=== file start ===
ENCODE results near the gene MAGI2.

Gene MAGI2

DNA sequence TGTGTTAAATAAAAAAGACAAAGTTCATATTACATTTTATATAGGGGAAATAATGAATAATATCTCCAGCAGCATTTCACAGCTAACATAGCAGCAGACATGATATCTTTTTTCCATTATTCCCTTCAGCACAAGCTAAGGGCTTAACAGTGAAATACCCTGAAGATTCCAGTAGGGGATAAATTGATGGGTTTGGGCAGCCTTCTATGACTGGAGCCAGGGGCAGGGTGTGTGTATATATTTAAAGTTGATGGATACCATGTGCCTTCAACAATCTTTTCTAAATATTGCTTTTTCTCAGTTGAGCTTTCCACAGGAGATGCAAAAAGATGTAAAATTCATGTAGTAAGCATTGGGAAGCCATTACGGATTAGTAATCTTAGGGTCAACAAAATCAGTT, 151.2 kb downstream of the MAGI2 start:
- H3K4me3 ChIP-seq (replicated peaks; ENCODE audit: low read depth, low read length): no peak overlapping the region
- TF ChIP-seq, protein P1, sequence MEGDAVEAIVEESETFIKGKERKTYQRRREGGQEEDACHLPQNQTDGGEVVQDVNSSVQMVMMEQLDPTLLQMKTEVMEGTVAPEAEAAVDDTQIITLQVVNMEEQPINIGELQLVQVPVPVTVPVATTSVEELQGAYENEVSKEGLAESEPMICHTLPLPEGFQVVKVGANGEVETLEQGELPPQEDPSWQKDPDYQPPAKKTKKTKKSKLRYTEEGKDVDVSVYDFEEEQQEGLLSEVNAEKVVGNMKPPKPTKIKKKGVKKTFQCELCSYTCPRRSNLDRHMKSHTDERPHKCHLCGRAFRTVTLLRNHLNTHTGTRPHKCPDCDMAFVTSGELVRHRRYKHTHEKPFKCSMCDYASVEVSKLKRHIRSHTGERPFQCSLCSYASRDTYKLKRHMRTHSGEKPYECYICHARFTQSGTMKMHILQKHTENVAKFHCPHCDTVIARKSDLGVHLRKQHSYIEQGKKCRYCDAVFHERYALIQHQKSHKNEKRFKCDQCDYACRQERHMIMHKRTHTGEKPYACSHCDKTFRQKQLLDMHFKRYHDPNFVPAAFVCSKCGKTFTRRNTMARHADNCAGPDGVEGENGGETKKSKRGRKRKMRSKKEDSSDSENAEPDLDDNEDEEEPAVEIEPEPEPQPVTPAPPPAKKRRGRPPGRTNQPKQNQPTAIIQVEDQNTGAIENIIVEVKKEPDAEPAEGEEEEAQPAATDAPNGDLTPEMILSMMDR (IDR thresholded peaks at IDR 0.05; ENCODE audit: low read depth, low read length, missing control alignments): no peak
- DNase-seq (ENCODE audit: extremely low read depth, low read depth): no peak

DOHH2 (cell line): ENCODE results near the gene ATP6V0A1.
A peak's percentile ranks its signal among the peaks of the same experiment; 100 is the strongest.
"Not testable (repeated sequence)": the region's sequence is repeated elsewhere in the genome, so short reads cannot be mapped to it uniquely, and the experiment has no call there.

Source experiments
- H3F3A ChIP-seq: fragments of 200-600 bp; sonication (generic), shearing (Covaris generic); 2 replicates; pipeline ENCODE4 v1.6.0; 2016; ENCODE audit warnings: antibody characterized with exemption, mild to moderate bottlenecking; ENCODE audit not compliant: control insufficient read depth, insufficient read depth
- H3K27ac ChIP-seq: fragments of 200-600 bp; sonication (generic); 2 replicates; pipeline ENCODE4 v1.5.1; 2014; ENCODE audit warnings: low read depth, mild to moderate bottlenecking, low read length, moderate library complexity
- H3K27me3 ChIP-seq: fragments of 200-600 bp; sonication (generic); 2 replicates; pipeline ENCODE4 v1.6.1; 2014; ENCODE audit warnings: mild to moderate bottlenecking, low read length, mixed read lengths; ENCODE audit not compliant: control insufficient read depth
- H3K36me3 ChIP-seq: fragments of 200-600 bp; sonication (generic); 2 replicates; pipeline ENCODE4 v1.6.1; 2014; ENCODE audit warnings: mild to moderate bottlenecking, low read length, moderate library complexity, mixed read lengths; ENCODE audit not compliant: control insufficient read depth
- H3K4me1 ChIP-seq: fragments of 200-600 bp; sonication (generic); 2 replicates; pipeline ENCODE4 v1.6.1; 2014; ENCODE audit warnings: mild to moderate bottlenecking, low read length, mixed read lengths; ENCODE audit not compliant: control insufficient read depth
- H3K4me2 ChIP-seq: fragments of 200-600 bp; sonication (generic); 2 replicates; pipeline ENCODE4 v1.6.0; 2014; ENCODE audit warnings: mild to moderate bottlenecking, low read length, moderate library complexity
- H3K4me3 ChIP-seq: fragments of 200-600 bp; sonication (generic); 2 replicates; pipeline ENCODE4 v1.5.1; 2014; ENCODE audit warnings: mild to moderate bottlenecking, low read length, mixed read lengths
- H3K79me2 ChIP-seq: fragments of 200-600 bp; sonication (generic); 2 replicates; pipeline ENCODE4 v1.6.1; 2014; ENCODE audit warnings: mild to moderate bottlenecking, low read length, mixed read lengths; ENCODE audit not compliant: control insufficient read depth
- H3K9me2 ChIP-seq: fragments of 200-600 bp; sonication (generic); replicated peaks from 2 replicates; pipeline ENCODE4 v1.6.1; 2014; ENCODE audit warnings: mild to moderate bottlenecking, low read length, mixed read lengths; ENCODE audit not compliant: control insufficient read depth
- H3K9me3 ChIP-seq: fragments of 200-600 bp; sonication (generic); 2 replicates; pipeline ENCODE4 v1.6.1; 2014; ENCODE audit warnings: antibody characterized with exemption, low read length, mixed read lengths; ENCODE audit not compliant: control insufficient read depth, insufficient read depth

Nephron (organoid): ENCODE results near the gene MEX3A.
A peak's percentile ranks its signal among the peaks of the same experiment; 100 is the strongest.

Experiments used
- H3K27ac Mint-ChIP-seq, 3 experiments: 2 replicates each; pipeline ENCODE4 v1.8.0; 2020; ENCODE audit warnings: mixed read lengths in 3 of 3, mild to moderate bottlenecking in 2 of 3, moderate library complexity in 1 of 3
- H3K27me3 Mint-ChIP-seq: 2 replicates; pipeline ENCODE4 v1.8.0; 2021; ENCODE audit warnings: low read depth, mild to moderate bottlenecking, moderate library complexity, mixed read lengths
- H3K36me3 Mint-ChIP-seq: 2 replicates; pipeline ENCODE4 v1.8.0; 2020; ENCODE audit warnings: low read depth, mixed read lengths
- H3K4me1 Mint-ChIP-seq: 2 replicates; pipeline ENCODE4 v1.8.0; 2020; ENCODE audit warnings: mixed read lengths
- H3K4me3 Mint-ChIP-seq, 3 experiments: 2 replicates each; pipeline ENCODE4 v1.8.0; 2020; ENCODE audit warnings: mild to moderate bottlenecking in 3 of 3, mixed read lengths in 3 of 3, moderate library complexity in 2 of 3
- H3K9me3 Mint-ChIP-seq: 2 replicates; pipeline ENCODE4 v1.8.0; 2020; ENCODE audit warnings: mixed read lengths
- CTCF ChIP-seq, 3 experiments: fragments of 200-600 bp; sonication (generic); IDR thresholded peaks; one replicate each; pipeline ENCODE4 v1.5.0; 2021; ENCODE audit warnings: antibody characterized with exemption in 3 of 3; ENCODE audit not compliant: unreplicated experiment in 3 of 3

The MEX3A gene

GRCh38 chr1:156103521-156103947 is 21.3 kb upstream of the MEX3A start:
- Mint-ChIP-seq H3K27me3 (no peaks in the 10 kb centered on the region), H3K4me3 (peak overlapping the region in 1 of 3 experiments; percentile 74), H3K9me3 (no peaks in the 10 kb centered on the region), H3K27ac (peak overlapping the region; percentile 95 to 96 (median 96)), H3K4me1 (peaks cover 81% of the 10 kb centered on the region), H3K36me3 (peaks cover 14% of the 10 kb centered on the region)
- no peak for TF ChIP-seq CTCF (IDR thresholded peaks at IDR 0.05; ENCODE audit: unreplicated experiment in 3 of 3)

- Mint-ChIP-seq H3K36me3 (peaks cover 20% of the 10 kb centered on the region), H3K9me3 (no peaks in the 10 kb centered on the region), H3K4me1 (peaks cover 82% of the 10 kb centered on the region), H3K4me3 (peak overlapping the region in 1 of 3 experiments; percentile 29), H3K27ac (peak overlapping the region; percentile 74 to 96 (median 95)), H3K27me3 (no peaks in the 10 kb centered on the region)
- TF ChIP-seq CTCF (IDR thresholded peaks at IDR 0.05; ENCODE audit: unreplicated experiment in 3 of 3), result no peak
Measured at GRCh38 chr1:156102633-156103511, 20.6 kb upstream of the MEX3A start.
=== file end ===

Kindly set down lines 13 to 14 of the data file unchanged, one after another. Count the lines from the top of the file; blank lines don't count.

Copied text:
- H3K27me3 ChIP-seq: fragments of 200-600 bp; sonication (generic); 2 replicates; pipeline ENCODE4 v1.6.1; 2014; ENCODE audit warnings: mild to moderate bottlenecking, low read length, mixed read lengths; ENCODE audit not compliant: control insufficient read depth
- H3K36me3 ChIP-seq: fragments of 200-600 bp; sonication (generic); 2 replicates; pipeline ENCODE4 v1.6.1; 2014; ENCODE audit warnings: mild to moderate bottlenecking, low read length, moderate library complexity, mixed read lengths; ENCODE audit not compliant: control insufficient read depth